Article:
Good integrating lumisphere material?

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BetterSense

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I'm building an incident light meter and need a good lumisphere. It should be hemispherical, it might as well be white, and should let light pass through it easily, but scatter it thoroughly.

A ping-pong ball would be just about perfect, but a ping-pong ball is too big. I need something with about 7/8" diameter. Any ideas on what I could use?
 

jeffreyg

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See if an existing meter has the right size sphere and maybe you can get a non functioning one for the part or get a replacement sphere from their parts dept.
 

Rick A

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I'm building an incident light meter and need a good lumisphere. It should be hemispherical, it might as well be white, and should let light pass through it easily, but scatter it thoroughly.

A ping-pong ball would be just about perfect, but a ping-pong ball is too big. I need something with about 7/8" diameter. Any ideas on what I could use?
Possibly something from a gumball machine that has a cheap necklace or whatever in it--some are all clear,some have a clear half with a white half--usually 50cents. My kid always has to spend a couple of quarters in them when we go to the store--worth a try.

Rick
 

paul ron

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Ping Pong ball.
 

Steve Smith

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Why does it have to be hemi-spherical? A piece of white Perspex (or Plexiglass as it's called where you are) should be fine. My Zeiss Ikophot has a flat piece for ambient measurement.


Steve.
 

chriscrawfordphoto

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Buy a dome for the Minolta meters, they're the size you need and are available separate from the meter, or were when the Minoltas were still being made, you can probably get a used one.
 
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BetterSense

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Actually I found a box of miniature Christmas tree ornaments that are made out of white plastic. Cut in half and the sparkles sanded off, it looks like about the perfect thing.

Why does it have to be hemi-spherical?
I'm not sure; it seems most incident meters have hemispherical domes so they have very gross directionality. A flat piece would be more convenient by a long shot, because it wouldn't stick out.
 

winger

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I'm not sure; it seems most incident meters have hemispherical domes so they have very gross directionality. A flat piece would be more convenient by a long shot, because it wouldn't stick out.
My meter (Sekonic L-718) has both. The pieces are interchangeable (also with one for measuring reflected light), so maybe you can figure out a way to do this?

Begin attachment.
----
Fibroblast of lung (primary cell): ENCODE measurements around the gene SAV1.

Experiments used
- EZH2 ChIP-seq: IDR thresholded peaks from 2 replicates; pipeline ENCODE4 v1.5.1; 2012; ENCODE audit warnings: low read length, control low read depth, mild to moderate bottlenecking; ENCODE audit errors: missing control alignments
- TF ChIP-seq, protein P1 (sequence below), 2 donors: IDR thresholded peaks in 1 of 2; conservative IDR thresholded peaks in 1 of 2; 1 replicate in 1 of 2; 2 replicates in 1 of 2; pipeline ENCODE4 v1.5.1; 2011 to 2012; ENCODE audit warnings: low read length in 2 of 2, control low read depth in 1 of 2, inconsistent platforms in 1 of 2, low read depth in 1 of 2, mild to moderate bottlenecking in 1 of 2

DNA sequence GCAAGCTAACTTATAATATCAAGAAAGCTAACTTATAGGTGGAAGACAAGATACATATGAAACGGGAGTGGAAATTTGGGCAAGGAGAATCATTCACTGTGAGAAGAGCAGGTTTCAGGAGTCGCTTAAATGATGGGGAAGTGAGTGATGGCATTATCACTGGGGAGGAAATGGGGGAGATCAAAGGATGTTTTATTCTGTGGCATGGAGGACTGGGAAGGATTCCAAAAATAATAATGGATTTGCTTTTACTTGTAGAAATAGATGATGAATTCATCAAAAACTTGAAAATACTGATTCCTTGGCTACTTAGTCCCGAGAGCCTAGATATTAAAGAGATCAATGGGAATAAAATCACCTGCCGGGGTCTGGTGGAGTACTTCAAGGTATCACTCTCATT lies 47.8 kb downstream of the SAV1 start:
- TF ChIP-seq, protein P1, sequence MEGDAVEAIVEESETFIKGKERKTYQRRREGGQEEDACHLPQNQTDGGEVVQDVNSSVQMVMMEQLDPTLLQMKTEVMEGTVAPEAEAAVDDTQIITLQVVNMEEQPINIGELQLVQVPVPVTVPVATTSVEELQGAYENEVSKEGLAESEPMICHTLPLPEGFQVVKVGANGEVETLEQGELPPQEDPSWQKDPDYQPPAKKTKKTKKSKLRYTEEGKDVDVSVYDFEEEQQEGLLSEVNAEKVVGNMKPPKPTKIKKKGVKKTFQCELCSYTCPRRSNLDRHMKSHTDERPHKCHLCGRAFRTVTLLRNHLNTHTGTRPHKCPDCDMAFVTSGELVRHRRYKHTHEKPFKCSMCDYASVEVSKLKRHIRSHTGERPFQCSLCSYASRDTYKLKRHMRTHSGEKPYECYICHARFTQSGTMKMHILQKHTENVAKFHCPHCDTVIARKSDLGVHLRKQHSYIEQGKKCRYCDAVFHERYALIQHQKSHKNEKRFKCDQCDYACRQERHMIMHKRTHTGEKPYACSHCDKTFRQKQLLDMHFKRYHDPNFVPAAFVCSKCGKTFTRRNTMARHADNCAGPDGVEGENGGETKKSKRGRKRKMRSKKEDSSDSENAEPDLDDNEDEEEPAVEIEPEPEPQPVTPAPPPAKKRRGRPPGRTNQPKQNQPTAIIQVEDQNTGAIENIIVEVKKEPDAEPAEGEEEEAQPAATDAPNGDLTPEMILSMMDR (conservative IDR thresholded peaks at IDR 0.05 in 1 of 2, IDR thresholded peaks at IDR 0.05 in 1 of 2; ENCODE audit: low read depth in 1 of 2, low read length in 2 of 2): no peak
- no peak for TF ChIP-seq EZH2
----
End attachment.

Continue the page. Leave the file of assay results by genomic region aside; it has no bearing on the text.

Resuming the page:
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BetterSense

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I'm sure a flat piece would work. I can calibrate the meter to whatever I choose to use. I'm just not sure what I want. I found the Sekonic user's guide online, and it says

Use Lumisphare (sic) when you wish to measure incidend light for portraits and 3-dimensional subjects...point the Lumisphare accurately toward the camera...

Use Lumidisc when you wish to measure lighting contrast and lux as well as exposure of single-dimensional objects...point the Lumidisc accurately toward the light source...

I'm not sure what a single-dimensional object is and why you would be photographing it.

To be honest I'm not sure how one uses an incident meter. I always figured you held it in the light you were interested in, I just am not sure what direction you are supposed to point the 'dome'. If I'm outside in the daytime shooting 'street', I would point the dome straight up toward the sky I suppose. But if I have someone sitting in a chair, side-lit by a window, do I point the dome at the window, or back toward the camera?

It makes sense to me that a flat piece is going to be significantly more directional than a hemisphere would. I don't know if that's a good or bad thing.
 
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John Koehrer

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The flat disc is used to measure the evenness of light on a two dimensional object(copywork). Measure from corner to corner and verify the light is the same across the surface.
With a hemisphere it's most commonly used pointed at the camera from the subject.
The dome shape allows the meter to evaluate light falling onto a 3 dimensional subject and average the reading from top, bottom both sides and front.
 
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